Solve for the values of a, b

Equation 1:


Equation 2:


Where, $x_1, x_2, y_1, y_2$ and $r$ are all constant values

For the purposes of this problem $x_2 = 0$ and $y_1 = 0$

My Solution:

Eq. 1 and 2 become

**Equation 1a:**$$(x_1-a)^2+b^2=r^2$$ **Equation 2a:**$$a^2+(y_2-b)^2=r^2$$

Expanding Eq. 1a

**Equation 1b:**$$b^2+a^2-2ax_1-r^2+x_1^2=0$$ **Equation 2b:**$$a^2+b^2-2by_2-r^2+y_2^2=0$$

Solving for b $$b=\pm\sqrt{r^2-a^2+2ax_1-x^2}$$ Substituting the value of b into Eq. 2b and solving for a using the quadratic equation I end up with the coefficients to the quadratic equation as such.

$$A=(4x_1^2+4y_2^2)$$ $$B=(4x_1y_2^2-8y_2x_1-4x_1^3)$$ $$C=(2y_2^2x_1^2-4y_2^2r^2+x_1^4+y_2^4)$$

plugging in the coefficients into $$f(x)=\frac{-b^2\pm\sqrt{b^2-4ac}}{2a}$$

I then have the two values of a which I subsequently plug back into Eq. 1a and solve for b.

note: To test my solution I have used the equation of a circle with non-zero (a, b) values to determine what the value of a, b should be at various x and y values.

My Question(s):

The value I calculate for a is approximately half of the true value of a yet despite extensive review I cannot find my error.

1: Is there anything unique about solving a system of quadratic equations that would create error?

2: Is it likely that the error is a rounding error introduced by the program used to calculate a?

3: Is there something wrong with my approach?

Exact Solution:

Subtracting Eq. 2b from Eq. 1b

$$-2ax_1+2by_2+x_1^2-y_2^2=0$$ $$b=\frac{ax_1}{y_2}-\frac{x_1^2}{2y_2}+\frac{y_2}{2}$$

When b is substituted into Eq. 1b we get the following coefficients which can be plugged into the quadratic equation to get a.

$$A=(1+\frac{x_1^2}{y_2^2})$$ $$B=(-x_1-\frac{x_1^3}{y_2^2})$$ $$C=(\frac{x_1^2}{2}+\frac{x_1^4}{4y_2^2}+\frac{y_2^2}{4}-{r^2})$$

  • $\begingroup$ When you substitute the value of $b$ in equation $2b$, the term $a^2$ is canceled out. You can then obtain $a$ by a simple linear equation. $\endgroup$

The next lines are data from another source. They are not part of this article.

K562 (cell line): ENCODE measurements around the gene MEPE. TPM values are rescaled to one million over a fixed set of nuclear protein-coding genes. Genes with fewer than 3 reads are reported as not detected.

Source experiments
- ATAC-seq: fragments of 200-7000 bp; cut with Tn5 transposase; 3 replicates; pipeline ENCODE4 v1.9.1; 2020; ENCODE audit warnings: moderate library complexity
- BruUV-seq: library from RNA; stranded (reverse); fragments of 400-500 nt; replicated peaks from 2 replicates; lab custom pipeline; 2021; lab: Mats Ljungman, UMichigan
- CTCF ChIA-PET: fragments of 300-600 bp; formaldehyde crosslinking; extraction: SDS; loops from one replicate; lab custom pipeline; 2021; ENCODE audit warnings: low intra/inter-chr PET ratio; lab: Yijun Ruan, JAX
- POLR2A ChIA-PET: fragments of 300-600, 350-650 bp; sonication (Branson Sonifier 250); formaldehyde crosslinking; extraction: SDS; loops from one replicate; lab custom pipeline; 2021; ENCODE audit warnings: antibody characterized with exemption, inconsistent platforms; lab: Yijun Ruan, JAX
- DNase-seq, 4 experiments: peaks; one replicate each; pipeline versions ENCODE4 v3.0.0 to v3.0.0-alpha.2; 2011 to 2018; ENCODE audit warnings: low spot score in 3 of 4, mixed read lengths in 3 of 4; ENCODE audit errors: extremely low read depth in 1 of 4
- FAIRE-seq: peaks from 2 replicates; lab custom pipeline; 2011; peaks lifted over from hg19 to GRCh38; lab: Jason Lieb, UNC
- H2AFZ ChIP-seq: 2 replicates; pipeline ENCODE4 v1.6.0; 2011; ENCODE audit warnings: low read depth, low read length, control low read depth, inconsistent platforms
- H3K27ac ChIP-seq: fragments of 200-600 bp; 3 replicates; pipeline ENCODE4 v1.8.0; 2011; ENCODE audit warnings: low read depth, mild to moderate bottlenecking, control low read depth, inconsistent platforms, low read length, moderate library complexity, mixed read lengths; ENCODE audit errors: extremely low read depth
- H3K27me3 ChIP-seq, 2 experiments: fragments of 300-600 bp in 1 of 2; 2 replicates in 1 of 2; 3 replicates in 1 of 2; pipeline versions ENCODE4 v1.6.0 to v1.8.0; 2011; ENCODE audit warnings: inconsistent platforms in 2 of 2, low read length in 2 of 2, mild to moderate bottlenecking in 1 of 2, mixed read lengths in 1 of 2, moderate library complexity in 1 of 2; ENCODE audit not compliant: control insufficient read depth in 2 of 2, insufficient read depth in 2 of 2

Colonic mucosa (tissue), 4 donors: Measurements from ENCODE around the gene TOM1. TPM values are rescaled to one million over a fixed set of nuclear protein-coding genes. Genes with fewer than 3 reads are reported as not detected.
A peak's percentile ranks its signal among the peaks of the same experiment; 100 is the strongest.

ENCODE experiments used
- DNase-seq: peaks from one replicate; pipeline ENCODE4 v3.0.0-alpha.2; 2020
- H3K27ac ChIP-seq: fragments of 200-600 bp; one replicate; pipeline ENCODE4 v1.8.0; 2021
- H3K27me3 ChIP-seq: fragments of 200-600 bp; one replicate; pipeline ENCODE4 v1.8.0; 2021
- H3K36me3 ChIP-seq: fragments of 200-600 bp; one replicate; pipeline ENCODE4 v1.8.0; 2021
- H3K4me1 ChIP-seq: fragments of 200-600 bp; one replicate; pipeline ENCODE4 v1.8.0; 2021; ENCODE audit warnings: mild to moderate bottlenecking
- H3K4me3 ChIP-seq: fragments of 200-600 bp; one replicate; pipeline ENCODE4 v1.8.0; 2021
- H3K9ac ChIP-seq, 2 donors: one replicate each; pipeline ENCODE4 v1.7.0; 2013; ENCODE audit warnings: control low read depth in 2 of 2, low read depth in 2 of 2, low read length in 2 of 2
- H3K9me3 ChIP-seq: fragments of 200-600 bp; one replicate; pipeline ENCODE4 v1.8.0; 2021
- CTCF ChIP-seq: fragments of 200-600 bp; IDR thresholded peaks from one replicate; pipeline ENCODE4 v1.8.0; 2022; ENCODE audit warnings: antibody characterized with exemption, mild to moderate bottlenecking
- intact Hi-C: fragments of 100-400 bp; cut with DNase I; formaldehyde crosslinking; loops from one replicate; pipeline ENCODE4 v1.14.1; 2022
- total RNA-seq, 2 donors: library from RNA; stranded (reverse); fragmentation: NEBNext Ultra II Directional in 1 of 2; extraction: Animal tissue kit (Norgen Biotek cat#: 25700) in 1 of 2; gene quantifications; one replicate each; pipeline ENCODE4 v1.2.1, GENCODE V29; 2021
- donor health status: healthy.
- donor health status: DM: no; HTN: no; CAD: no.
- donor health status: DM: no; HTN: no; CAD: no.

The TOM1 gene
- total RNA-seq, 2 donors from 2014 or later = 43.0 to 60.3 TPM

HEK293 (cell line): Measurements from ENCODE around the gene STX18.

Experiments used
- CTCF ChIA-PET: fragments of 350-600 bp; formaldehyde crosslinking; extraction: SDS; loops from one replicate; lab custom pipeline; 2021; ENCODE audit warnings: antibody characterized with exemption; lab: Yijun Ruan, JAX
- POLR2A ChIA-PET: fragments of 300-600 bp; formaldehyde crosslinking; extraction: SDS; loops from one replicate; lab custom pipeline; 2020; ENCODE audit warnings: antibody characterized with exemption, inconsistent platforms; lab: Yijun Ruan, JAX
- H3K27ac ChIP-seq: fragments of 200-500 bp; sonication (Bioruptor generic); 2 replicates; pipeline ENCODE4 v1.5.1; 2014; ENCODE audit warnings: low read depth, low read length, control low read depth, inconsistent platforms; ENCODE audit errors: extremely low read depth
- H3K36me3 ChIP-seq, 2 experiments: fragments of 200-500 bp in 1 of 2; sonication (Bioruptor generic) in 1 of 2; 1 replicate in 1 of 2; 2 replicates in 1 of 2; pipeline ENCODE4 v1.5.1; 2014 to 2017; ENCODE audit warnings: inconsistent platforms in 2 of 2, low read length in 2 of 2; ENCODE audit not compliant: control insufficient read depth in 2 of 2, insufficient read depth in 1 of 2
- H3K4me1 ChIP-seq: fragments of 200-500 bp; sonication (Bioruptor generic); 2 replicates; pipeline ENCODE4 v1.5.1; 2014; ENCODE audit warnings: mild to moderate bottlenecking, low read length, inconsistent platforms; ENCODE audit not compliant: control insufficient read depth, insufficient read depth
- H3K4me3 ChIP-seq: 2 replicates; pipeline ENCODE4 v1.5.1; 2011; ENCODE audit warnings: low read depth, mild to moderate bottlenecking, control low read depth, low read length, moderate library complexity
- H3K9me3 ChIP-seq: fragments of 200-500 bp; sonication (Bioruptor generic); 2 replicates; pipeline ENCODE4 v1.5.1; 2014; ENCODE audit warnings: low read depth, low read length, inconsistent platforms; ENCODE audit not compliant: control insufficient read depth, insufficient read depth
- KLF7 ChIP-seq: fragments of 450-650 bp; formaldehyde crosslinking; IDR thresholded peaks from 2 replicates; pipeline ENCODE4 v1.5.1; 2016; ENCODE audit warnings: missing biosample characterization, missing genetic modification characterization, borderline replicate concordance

– Anatoly
    Jul 14 '14 at 21:01
  • 2
    $\begingroup$ A better approach than yours is to "subtract" 2b from 1b. We end up with a linear equation in $a$ and $b$. Using that equation, solve for $b$ in terms of $a$ (can't in a few cases) and substitute in 1b. Now we have a quadratic, solve. $\endgroup$ Jul 14 '14 at 21:02
  • 1
    $\begingroup$ The two distinct circles will intersect in either zero, one (if they're tangent), or two points. The linear equation André Nicolas describes is the line on which the two intersection points lie (for that third case). Inserting that relation into either circle equation will give you the coordinates for the intersections without ambiguity. $\endgroup$ Jul 14 '14 at 21:51
  • $\begingroup$ It is necessary to solve something like this. Rewriting formula bit different. math.stackexchange.com/questions/757664/… $\endgroup$
    – individ
    Jul 15 '14 at 13:16
  • $\begingroup$ @AndréNicolas your method simplified the calculation significantly. I will post the solution I got using this method above. Thanks. $\endgroup$
    – MathUsiast
    Jul 15 '14 at 18:19

The system of equations:


the solutions have the form:






$p,s$ - integers.

Although it is written decision system Diofantovy equations. I think the difficulty is not to find solutions such what .


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